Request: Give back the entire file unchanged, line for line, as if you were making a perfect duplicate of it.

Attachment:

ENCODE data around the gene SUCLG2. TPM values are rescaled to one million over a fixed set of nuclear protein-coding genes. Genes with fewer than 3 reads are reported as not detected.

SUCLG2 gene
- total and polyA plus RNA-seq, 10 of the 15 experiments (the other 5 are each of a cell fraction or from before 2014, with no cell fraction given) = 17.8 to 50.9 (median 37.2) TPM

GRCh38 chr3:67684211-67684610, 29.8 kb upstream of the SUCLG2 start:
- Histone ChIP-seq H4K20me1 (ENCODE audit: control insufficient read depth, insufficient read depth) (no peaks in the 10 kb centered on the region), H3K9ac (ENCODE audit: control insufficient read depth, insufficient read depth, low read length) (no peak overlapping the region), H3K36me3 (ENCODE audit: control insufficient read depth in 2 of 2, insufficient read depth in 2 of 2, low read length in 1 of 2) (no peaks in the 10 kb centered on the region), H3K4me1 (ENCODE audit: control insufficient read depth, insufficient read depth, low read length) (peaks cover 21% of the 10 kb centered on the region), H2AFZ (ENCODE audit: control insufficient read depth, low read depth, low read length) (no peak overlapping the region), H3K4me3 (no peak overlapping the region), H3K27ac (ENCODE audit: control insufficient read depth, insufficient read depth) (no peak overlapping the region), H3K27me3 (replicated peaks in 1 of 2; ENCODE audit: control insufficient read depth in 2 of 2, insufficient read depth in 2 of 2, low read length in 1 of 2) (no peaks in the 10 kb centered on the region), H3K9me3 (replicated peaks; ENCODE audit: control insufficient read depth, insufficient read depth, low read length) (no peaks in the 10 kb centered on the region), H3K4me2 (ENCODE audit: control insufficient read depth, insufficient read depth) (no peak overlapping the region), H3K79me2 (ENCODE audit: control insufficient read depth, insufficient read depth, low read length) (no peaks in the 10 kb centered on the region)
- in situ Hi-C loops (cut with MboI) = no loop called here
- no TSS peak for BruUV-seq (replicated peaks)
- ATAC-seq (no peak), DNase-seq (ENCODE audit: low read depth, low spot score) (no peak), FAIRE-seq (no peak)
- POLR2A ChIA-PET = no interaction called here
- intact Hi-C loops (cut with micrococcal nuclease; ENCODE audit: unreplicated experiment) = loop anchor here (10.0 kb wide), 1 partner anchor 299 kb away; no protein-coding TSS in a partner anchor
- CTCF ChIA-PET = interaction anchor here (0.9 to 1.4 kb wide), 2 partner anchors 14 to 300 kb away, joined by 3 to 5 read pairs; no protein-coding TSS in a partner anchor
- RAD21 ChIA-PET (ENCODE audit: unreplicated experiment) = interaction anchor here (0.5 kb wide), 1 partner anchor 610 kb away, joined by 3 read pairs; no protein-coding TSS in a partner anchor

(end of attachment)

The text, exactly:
ENCODE data around the gene SUCLG2. TPM values are rescaled to one million over a fixed set of nuclear protein-coding genes. Genes with fewer than 3 reads are reported as not detected.

SUCLG2 gene
- total and polyA plus RNA-seq, 10 of the 15 experiments (the other 5 are each of a cell fraction or from before 2014, with no cell fraction given) = 17.8 to 50.9 (median 37.2) TPM

GRCh38 chr3:67684211-67684610, 29.8 kb upstream of the SUCLG2 start:
- Histone ChIP-seq H4K20me1 (ENCODE audit: control insufficient read depth, insufficient read depth) (no peaks in the 10 kb centered on the region), H3K9ac (ENCODE audit: control insufficient read depth, insufficient read depth, low read length) (no peak overlapping the region), H3K36me3 (ENCODE audit: control insufficient read depth in 2 of 2, insufficient read depth in 2 of 2, low read length in 1 of 2) (no peaks in the 10 kb centered on the region), H3K4me1 (ENCODE audit: control insufficient read depth, insufficient read depth, low read length) (peaks cover 21% of the 10 kb centered on the region), H2AFZ (ENCODE audit: control insufficient read depth, low read depth, low read length) (no peak overlapping the region), H3K4me3 (no peak overlapping the region), H3K27ac (ENCODE audit: control insufficient read depth, insufficient read depth) (no peak overlapping the region), H3K27me3 (replicated peaks in 1 of 2; ENCODE audit: control insufficient read depth in 2 of 2, insufficient read depth in 2 of 2, low read length in 1 of 2) (no peaks in the 10 kb centered on the region), H3K9me3 (replicated peaks; ENCODE audit: control insufficient read depth, insufficient read depth, low read length) (no peaks in the 10 kb centered on the region), H3K4me2 (ENCODE audit: control insufficient read depth, insufficient read depth) (no peak overlapping the region), H3K79me2 (ENCODE audit: control insufficient read depth, insufficient read depth, low read length) (no peaks in the 10 kb centered on the region)
- in situ Hi-C loops (cut with MboI) = no loop called here
- no TSS peak for BruUV-seq (replicated peaks)
- ATAC-seq (no peak), DNase-seq (ENCODE audit: low read depth, low spot score) (no peak), FAIRE-seq (no peak)
- POLR2A ChIA-PET = no interaction called here
- intact Hi-C loops (cut with micrococcal nuclease; ENCODE audit: unreplicated experiment) = loop anchor here (10.0 kb wide), 1 partner anchor 299 kb away; no protein-coding TSS in a partner anchor
- CTCF ChIA-PET = interaction anchor here (0.9 to 1.4 kb wide), 2 partner anchors 14 to 300 kb away, joined by 3 to 5 read pairs; no protein-coding TSS in a partner anchor
- RAD21 ChIA-PET (ENCODE audit: unreplicated experiment) = interaction anchor here (0.5 kb wide), 1 partner anchor 610 kb away, joined by 3 read pairs; no protein-coding TSS in a partner anchor